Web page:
If Company B sends correspondence to Company A regarding alleged proselyting activity, Company A is expected to appropriately respond within 30 days after receipt of the correspondence."

Is proselyting illegal in the United States?

No, in the United States proselyting is not illegal. However making a false or deceptive statement about a company or its products or services is a violation of law and the DSA Code of Ethics. Attempting to persuade a distributor to leave their current company could potentially be tortuous interference with a contract. The distributor that leaves a company may have legal restrictions placed on their activities under the contract they signed. They may, for instance, be prohibited from recruiting others from the salesforce of the company they departed. They may be restricted from selling similar product lines for some reasonable period of time.

Why can’t the DSA prohibit member companies from proselyting?

It is the view of the DSA Legal Department and DSA General Counsel that a blanket prohibition by DSA on proselyting would be violative of the law. Individuals, generally, are free to communicate with others and choose for whom they would like to work.

What can a company do if it thinks it is being targeted for proselyting?

  1. Review and familiarizing yourself with the Proselyting Information Kit.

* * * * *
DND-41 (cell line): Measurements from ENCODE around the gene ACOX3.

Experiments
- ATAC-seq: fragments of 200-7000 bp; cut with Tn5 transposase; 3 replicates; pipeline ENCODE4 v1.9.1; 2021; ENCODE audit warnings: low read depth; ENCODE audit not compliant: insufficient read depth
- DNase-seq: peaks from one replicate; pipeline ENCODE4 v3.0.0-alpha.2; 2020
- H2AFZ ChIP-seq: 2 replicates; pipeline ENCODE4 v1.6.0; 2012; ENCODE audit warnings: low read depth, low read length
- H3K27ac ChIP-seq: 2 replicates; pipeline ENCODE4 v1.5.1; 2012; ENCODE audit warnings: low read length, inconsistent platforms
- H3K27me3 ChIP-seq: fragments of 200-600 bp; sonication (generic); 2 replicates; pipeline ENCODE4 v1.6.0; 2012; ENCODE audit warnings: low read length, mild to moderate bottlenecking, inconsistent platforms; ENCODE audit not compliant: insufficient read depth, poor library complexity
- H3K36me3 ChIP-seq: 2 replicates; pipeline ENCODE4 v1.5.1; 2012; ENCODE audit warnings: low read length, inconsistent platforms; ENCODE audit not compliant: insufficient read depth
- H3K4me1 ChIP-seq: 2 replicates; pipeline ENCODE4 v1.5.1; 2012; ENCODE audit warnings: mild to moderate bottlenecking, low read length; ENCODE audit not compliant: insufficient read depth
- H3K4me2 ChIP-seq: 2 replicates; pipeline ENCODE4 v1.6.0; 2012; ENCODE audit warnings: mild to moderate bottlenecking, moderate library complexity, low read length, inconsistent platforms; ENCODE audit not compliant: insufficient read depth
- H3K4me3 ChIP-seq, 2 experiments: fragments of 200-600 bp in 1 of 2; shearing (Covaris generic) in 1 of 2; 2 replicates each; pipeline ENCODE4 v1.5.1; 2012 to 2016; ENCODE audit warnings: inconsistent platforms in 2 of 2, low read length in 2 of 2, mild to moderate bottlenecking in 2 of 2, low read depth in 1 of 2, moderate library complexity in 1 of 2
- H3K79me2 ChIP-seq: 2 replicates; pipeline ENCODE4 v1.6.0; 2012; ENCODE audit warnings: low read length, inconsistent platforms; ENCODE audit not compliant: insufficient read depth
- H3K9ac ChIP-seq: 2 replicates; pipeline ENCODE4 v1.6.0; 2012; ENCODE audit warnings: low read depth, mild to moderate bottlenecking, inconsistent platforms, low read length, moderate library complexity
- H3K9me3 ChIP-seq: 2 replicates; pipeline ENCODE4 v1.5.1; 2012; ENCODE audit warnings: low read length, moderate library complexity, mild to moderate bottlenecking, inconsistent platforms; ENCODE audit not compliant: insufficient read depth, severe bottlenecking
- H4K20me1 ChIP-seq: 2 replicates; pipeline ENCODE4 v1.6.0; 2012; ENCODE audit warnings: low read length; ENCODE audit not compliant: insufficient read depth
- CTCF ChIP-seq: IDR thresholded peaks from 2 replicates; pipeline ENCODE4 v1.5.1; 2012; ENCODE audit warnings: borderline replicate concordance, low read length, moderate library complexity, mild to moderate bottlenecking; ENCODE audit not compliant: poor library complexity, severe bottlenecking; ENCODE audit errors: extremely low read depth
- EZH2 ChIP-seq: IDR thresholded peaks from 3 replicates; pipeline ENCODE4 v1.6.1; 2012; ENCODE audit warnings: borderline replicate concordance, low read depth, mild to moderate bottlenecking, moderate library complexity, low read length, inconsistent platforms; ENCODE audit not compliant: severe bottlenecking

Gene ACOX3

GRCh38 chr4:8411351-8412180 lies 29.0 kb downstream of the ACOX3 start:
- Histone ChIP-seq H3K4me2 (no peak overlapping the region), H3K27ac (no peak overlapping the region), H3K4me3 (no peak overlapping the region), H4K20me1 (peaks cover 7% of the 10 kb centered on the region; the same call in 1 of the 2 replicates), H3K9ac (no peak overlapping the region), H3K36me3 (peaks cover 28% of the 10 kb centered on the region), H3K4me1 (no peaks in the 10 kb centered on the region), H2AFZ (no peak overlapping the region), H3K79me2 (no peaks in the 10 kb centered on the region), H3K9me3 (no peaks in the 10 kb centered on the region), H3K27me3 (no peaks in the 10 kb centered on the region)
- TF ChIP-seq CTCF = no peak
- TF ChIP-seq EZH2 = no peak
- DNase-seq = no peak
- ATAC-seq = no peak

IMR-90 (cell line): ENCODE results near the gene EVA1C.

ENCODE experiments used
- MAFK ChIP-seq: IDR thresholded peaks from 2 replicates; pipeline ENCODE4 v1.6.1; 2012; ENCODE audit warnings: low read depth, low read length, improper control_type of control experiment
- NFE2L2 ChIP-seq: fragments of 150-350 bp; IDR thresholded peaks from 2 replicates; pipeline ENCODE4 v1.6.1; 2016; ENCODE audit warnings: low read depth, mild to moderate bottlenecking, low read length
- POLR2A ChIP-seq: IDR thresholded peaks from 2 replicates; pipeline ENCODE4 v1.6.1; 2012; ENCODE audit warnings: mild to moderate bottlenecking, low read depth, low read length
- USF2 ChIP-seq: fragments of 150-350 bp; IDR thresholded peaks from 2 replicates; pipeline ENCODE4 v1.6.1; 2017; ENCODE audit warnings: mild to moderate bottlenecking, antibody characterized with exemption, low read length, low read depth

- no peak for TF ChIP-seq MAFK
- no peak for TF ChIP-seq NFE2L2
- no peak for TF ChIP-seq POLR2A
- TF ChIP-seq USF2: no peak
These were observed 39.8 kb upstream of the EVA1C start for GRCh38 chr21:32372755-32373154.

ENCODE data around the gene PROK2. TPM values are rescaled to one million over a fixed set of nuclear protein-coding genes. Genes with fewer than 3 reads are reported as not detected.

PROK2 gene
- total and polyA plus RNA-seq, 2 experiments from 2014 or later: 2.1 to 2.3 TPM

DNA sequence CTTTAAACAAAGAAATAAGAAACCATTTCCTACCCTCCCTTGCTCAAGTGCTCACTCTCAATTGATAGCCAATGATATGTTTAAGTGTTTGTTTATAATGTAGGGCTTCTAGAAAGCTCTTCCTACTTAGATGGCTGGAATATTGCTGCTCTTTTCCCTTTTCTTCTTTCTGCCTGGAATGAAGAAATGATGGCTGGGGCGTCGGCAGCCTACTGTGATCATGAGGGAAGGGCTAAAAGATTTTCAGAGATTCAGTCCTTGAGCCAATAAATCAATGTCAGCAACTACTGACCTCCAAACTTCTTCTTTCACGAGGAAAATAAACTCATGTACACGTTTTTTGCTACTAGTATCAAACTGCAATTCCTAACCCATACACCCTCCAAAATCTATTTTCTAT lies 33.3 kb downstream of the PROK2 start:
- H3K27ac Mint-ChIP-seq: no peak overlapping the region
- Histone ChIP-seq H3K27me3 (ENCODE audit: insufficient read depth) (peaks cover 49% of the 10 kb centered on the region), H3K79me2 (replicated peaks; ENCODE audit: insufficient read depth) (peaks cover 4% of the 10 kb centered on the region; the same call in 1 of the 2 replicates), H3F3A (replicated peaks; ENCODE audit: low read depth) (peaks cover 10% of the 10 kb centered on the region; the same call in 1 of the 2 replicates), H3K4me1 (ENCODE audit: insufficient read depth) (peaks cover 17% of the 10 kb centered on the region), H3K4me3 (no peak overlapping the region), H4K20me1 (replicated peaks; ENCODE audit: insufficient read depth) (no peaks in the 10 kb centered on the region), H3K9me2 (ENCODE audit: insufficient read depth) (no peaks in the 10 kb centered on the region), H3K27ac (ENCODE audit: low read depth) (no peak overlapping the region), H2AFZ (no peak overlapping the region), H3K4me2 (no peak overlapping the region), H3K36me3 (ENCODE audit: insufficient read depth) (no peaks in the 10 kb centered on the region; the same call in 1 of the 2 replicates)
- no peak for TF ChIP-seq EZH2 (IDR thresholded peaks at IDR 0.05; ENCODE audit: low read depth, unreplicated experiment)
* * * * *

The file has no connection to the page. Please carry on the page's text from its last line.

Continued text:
2. Gather as much objective information about the alleged activity as possible. This can included written statements from your salesforce, letters, emails or other information that will substantiate the claim of proselyting. Rumors, hearsay and third-hand information is seldom accurate.
  3. Contact the company that you have reason to believe is proselyting your salesforce directly. It could be just a misunderstanding. They may not be aware of the activity. They may want to conduct their own internal investigation to determine the facts for themselves. They may be more than willing to resolve the complaint to your satisfaction. DSA is available to facilitate these communications, if desired.
  4. If the matter cannot be resolved with step three, then you may seek mediation as outlined in the Proselyting Information kit. DSA is available to facilitate this as well.
  5. The last resort is litigation, which can be costly, time consuming and still may not give you the result that you seek.